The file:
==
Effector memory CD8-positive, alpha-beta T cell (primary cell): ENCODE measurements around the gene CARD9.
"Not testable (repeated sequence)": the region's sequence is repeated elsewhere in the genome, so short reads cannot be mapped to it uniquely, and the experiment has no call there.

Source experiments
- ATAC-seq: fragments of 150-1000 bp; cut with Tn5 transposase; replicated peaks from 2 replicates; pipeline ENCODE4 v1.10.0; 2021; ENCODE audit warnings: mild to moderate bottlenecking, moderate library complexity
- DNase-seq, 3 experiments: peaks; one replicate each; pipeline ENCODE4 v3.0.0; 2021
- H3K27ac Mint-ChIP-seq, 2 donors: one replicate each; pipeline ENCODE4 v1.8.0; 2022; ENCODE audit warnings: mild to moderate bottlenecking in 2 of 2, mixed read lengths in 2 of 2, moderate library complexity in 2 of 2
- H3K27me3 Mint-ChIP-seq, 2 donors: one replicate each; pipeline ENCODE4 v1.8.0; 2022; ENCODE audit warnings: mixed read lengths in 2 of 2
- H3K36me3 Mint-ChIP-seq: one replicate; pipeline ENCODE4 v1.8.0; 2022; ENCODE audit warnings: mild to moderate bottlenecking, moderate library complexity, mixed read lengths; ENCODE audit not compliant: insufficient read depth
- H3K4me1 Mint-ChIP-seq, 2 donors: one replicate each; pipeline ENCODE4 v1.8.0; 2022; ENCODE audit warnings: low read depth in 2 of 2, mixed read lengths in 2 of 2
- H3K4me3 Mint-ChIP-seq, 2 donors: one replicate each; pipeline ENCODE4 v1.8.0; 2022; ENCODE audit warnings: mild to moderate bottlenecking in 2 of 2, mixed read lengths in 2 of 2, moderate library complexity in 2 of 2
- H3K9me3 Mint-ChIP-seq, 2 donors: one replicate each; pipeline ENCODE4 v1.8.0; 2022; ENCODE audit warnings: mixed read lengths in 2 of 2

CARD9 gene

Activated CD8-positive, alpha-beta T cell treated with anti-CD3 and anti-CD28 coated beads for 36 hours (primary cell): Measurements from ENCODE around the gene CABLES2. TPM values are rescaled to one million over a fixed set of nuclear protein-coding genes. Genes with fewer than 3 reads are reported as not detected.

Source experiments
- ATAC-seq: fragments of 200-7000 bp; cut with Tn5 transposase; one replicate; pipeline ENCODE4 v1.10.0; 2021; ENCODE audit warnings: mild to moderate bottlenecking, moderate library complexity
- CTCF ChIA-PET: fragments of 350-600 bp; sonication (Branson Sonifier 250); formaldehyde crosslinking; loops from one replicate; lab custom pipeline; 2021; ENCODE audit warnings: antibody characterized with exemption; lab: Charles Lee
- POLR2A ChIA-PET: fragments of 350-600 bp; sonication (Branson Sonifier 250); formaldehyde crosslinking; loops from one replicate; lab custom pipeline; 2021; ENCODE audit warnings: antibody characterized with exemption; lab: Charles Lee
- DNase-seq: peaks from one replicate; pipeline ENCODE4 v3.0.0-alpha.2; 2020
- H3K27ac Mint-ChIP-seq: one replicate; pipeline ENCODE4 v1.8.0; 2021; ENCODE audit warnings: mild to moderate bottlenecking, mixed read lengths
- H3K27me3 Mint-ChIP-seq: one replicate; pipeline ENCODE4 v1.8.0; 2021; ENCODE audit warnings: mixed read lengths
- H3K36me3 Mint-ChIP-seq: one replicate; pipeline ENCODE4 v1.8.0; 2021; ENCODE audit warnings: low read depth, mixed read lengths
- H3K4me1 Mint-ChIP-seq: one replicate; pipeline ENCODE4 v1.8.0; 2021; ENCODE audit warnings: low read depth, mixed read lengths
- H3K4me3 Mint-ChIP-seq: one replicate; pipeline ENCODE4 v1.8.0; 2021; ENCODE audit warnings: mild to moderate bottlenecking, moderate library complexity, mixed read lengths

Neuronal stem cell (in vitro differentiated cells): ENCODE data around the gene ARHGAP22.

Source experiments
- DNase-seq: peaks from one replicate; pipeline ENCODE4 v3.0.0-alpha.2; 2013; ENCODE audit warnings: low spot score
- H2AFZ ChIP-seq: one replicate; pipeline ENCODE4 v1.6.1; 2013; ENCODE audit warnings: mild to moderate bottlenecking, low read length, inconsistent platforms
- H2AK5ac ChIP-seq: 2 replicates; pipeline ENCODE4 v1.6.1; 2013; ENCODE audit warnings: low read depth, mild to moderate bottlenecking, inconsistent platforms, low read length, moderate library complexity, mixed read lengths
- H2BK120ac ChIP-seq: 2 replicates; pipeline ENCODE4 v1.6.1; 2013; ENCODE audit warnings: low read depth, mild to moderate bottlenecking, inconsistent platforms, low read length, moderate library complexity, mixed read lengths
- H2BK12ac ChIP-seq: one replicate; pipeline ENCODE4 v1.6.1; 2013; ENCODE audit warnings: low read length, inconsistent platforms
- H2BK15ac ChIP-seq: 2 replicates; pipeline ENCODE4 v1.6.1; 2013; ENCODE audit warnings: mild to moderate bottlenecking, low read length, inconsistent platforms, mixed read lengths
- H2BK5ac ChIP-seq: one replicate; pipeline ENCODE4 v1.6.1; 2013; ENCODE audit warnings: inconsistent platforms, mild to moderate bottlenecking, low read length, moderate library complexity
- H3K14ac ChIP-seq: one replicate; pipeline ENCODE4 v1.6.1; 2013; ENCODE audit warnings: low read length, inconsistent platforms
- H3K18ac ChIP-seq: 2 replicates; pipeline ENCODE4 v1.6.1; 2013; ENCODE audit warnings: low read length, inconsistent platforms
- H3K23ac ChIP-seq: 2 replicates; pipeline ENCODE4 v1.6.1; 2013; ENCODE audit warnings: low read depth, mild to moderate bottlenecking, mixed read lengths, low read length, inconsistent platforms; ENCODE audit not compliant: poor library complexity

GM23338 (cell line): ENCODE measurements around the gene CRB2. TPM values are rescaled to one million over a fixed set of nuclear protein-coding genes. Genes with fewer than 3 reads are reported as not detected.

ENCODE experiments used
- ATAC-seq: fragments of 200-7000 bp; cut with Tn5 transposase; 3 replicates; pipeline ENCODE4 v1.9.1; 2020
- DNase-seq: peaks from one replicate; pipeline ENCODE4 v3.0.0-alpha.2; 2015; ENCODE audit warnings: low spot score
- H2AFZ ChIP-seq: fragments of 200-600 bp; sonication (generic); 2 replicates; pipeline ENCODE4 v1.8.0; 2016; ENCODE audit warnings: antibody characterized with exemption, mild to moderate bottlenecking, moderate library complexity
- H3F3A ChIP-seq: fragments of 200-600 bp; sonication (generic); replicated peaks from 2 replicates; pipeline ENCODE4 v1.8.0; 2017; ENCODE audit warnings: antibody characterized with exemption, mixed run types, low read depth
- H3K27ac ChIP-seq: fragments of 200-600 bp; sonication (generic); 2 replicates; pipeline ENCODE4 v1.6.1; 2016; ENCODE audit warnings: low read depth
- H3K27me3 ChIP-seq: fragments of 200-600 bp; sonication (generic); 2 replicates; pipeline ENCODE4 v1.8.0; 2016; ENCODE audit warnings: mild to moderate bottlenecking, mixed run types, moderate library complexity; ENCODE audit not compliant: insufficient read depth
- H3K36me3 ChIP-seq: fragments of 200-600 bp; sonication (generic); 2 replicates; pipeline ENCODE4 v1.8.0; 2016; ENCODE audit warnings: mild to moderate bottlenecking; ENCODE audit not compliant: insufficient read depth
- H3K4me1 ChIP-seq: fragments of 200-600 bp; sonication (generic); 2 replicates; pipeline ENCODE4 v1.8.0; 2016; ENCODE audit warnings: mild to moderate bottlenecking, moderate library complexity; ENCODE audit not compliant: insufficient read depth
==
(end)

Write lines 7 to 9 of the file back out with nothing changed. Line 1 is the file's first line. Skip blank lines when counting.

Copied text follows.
- H3K27me3 Mint-ChIP-seq, 2 donors: one replicate each; pipeline ENCODE4 v1.8.0; 2022; ENCODE audit warnings: mixed read lengths in 2 of 2
- H3K36me3 Mint-ChIP-seq: one replicate; pipeline ENCODE4 v1.8.0; 2022; ENCODE audit warnings: mild to moderate bottlenecking, moderate library complexity, mixed read lengths; ENCODE audit not compliant: insufficient read depth
- H3K4me1 Mint-ChIP-seq, 2 donors: one replicate each; pipeline ENCODE4 v1.8.0; 2022; ENCODE audit warnings: low read depth in 2 of 2, mixed read lengths in 2 of 2